Divine People: First biography of Ambrose McEvoy
The great value of Eric Chilston's biography of McEvoy is in its use of primary sources and the author's deep personal knowledge of his subject. It was researched in the 1970s, with the help of McEvoy's daughter, Anna, when many of McEvoy's sitters were still alive and includes eye-witness accounts of how the artist created his non finito effects. "Sometimes when one thought the picture was nearly finished," his friend and regular sitter the artist Daphne Pollen-elder daughter of Maude Baring-remembered, "he would scumble a transparent coat of white all over it at the beginning of a sitting and paint into this glaze. He usually painted all over the canvas at one sitting and seemed to make a new picture each time. His deftness and speed and precision were prodigious."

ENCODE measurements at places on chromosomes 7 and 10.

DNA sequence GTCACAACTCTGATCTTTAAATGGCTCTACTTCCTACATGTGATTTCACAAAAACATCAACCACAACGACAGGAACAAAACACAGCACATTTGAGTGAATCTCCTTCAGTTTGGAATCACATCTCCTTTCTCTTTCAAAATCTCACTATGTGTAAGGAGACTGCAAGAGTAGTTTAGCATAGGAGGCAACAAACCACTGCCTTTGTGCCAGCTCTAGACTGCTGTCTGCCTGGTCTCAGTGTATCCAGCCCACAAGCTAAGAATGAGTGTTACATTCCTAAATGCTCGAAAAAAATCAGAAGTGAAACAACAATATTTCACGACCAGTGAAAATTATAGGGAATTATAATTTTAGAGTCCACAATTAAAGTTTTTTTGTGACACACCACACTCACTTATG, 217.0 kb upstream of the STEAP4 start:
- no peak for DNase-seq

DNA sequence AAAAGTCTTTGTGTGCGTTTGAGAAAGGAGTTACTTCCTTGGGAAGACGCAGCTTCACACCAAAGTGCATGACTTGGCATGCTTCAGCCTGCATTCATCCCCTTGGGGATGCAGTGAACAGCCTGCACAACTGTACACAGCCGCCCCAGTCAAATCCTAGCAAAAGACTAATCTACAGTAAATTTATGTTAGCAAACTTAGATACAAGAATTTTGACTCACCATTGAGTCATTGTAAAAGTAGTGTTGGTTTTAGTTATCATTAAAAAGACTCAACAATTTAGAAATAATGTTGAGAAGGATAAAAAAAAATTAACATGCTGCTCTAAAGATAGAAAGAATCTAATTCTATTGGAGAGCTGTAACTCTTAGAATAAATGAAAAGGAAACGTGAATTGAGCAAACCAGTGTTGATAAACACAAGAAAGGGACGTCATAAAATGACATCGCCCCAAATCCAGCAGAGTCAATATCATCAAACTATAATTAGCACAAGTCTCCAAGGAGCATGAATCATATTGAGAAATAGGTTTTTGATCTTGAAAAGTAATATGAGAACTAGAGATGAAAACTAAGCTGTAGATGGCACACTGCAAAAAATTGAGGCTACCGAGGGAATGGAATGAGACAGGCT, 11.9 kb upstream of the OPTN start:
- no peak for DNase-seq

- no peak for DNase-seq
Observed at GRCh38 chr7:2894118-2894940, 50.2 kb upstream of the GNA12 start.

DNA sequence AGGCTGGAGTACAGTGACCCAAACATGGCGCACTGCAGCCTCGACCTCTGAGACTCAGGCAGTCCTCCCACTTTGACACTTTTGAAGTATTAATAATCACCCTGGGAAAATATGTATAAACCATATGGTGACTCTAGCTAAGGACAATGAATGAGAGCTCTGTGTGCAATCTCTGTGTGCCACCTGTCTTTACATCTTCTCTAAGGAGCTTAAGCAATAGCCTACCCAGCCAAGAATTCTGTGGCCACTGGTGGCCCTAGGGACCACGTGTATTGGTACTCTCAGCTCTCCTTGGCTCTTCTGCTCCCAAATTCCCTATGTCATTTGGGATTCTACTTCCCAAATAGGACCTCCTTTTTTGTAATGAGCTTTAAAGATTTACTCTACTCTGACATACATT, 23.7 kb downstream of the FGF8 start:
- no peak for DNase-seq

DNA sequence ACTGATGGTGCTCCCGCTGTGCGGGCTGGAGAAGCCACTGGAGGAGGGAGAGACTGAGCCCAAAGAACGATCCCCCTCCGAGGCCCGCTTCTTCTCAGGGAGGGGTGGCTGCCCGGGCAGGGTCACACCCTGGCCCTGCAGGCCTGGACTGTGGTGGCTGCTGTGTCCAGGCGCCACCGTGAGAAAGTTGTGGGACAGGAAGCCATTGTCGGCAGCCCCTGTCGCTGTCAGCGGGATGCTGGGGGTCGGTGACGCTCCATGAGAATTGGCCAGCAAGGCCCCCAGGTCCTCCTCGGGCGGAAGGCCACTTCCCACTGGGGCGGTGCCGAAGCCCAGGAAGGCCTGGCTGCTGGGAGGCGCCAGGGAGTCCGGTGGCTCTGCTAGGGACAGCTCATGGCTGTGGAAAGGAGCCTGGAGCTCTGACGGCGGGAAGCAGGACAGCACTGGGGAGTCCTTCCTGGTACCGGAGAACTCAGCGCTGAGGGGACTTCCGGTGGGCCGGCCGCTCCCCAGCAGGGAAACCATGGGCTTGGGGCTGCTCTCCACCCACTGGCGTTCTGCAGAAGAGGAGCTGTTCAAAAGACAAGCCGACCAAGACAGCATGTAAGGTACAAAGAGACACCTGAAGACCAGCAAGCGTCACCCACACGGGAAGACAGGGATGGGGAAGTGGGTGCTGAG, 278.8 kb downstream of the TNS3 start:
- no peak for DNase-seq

Chilston's typescript was thought lost after his death in 1982 but was found in the McEvoy papers in 2018 when the London portrait dealer Philip Mould was preparing an exhibition of the artist's works, which ran from November 2019 to January 2020. It was published, the 100 illustrations excellently reproduced, to coincide with that exhibition, which included loans from Tate Britain, the National Portrait Gallery, numerous regional galleries and private lenders.
Ambrose McEvoy is ripe for re-evaluation. 'Divine People' is a long overdue celebration of a head-turning talent of early-twentieth century British portraiture.